Sir Charles Bean's picture
Affiliation: 
London School of Economics
Credentials: 
MA Cambridge
PhD MIT

Voting history

Monetary policy and the zero lower bound (ZLB)

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Question 2: Do you agree that the benefits of reforming the monetary system to allow materially negative policy interest rates outweigh the possible costs?

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Answer:
Disagree
Confidence level:
Confident
Comment:
While the zero lower bound constraint may bite more frequently than we believed likely before the crisis, finding clever ways to loosen the constraint would be to focus on the wrong issue. In particular, making possible even lower real interest rates would increase the risk of financial instability by strengthening the incentive for investors and financial institutions to adopt risky ways of generating higher returns. Instead, we really ought to be looking for ways to raise the equilibrium (or natural) real interest rate, especially through structural interventions that encourage higher investment and discourage excess savings in some countries.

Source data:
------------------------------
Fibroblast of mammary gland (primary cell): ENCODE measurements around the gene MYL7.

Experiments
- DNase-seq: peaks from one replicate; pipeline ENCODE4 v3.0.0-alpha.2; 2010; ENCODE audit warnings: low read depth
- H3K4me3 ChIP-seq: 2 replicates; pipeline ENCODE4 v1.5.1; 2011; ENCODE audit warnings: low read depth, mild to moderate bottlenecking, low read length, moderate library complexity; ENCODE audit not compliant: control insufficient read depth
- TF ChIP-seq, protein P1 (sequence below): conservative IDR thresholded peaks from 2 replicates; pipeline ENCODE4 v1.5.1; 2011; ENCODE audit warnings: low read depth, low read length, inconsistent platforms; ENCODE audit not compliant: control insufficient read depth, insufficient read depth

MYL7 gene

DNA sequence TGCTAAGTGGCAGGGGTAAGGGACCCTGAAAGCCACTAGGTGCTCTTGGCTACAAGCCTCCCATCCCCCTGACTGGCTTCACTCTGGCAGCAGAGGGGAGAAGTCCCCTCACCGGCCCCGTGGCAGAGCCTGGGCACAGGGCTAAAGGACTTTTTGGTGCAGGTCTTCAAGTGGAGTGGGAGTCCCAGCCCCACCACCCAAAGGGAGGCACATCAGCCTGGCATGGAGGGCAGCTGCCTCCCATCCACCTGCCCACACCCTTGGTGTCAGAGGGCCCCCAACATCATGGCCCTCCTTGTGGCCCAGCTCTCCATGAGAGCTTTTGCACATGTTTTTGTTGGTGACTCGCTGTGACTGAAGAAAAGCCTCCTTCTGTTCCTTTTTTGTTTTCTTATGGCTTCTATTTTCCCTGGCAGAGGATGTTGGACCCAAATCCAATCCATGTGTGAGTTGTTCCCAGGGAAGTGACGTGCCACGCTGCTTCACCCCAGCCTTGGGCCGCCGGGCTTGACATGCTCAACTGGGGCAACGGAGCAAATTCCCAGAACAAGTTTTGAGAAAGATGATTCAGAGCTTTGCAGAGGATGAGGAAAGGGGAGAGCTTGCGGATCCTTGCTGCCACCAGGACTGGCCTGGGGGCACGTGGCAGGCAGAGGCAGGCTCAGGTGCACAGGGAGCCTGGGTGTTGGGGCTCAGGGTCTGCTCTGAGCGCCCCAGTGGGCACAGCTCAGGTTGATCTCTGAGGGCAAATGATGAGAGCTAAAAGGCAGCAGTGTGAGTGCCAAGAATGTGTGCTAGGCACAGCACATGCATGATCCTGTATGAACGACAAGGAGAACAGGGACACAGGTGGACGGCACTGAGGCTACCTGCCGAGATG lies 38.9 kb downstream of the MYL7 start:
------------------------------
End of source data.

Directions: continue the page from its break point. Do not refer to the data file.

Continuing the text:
The Importance of Elections for UK Economic Activity

Question 2: Do you agree that the outcome of the general election will have non-trivial consequences for aggregate economic activity (employment and GDP)?

Answer:
Agree
Confidence level:
Confident

Question 1: Do you agree that the austerity policies of the coalition government have had a positive effect on aggregate economic activity (employment and GDP) in the UK?

Answer:
Neither agree nor disagree
Confidence level:
Very confident
Comment:
It all depends on the counterfactual! While fiscal consolidations can have an expansionary effect on demand (e.g. the mid-1980s consolidation in Denmark) that is only likely to be the case when market participants have already lost confidence in a government's economic policies. The UK consolidation was never undertaken in the belief that it would boost demand directly but rather that it would reduce the likelihood of a loss of market confidence in the UK government's economic policies, which - had it occurred - would have necessitated a much sharper consolidation. So it all depends on whether slower consolidation would have led to a loss in market confidence or not.

Greece’s elections and the future of the Eurozone

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Question 2: Do you agree that refusal of the core EU countries to a renegotiation of the Greek bailout agreements would carry serious risks for the economic well-being of the Eurozone?

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Answer:
Disagree
Confidence level:
Not confident

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Question 1: Do you agree that a Syriza victory on 25 January would lead to a significant or sustained escalation in spreads for other peripheral Eurozone countries?

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Answer:
Disagree
Confidence level:
Confident

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